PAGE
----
BEIJING — U.S. fast-food giant McDonald’s will sell a controlling stake in its China and Hong Kong business for up to US$2.08 billion to a consortium including state-owned Citic and the Carlyle Group, it was announced Monday. The deal is part of an international turnaround plan by the Golden Arches as it struggles with sluggish growth at home. Citic Limited, Citic Capital Holdings, Carlyle Group and McDonald’s will form a company that will act as a franchisee for the chain’s business in mainland China and Hong Kong for 20 years, the companies said in a joint statement.
Citic is a vast Chinese state-owned conglomerate with interests in businesses ranging from energy and manufacturing to real estate.
It said in a statement to the Hong Kong Stock Exchange that the purchase would deepen its exposure to China’s consumer sector, “which is poised to be the main driver of China’s economy for decades to come.” The burger chain last year announced plans to sell its over 2,600 restaurants in China and Hong Kong, after sales took a hit as tensions in the South China Sea dented U.S. companies’ earnings in the country. Its China business also suffered a blow in 2014 after a food safety scandal involving one of its meat suppliers. The deal gives McDonald’s partners “who have an unmatched understanding of the local markets and bring enhanced capabilities,” CEO Steve Easterbrook said in the statement.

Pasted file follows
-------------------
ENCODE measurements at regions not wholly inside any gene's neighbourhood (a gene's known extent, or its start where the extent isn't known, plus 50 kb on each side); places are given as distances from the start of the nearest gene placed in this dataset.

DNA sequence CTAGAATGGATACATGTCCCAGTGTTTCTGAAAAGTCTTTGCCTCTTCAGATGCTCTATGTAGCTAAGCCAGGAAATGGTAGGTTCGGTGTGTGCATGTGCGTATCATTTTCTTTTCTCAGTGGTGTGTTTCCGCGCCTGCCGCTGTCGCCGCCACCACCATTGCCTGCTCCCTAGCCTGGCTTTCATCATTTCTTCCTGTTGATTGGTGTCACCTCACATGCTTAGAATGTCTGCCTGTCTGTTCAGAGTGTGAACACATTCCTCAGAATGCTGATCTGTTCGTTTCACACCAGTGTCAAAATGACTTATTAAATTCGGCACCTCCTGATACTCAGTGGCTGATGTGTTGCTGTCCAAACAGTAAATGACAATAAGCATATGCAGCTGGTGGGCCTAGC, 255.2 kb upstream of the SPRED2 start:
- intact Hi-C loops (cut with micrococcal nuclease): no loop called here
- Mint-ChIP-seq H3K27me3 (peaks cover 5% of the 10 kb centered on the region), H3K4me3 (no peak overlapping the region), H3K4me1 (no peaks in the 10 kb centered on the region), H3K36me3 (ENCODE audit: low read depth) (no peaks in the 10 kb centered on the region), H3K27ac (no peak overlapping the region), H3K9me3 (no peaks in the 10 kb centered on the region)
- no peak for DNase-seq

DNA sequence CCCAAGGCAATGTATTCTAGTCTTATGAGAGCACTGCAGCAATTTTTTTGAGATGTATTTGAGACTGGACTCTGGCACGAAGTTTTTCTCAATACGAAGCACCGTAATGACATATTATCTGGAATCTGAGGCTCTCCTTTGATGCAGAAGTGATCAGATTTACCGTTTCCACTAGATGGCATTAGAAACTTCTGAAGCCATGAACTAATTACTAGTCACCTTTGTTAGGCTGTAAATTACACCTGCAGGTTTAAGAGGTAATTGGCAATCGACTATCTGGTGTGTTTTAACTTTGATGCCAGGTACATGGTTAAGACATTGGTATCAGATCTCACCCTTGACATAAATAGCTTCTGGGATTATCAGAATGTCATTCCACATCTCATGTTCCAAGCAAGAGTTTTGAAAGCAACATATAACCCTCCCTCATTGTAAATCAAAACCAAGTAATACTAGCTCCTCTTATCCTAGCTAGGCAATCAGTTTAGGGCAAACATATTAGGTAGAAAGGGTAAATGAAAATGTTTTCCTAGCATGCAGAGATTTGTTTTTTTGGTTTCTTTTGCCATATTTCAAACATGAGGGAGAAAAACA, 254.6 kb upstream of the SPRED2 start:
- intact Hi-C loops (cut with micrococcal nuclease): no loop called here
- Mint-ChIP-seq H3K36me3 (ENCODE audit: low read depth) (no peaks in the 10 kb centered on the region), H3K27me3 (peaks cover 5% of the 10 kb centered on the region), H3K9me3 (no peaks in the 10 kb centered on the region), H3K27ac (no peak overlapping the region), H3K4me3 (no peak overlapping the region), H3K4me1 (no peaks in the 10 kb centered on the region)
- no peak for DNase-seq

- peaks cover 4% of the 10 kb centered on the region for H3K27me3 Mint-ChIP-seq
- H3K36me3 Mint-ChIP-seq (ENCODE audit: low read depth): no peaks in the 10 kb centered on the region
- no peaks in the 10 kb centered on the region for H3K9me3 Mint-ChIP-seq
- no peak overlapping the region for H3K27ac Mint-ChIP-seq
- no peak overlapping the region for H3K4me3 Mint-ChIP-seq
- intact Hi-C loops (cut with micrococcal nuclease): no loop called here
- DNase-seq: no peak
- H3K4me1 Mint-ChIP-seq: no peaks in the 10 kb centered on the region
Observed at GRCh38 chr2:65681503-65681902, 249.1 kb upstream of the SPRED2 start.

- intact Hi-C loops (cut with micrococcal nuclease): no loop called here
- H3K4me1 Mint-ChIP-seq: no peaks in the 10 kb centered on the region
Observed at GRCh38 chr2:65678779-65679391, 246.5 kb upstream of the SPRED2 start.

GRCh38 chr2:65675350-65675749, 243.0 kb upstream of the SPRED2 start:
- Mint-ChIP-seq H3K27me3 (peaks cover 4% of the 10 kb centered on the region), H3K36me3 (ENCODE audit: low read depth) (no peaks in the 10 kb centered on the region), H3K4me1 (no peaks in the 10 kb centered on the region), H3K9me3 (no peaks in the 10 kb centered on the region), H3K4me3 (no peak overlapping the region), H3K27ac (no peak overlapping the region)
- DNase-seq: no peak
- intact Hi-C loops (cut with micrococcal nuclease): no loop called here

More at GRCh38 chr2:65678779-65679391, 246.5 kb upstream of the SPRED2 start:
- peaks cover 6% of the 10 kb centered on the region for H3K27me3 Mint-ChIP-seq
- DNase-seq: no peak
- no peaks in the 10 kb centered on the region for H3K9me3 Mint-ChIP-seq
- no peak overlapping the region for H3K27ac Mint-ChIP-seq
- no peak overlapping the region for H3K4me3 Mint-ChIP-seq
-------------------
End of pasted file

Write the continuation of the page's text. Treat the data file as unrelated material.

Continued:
Citic and Citic Capital will have a stake of 52 percent, Carlyle will take 28 percent and McDonald’s will retain 20 percent of the new company. It will focus on growth in China’s smaller regional cities and plans to open more than 1,500 restaurants in the mainland and Hong Kong over the next five years.
“Citic and Carlyle’s resources will allow McDonald’s to expand rapidly and refurbish old restaurants, which is expensive to do,” Ben Cavender of China Market Research Group told Bloomberg News.
“Given that McDonald’s lags behind KFC in terms of store count in China, we can expect them to expand aggressively and invest heavily.”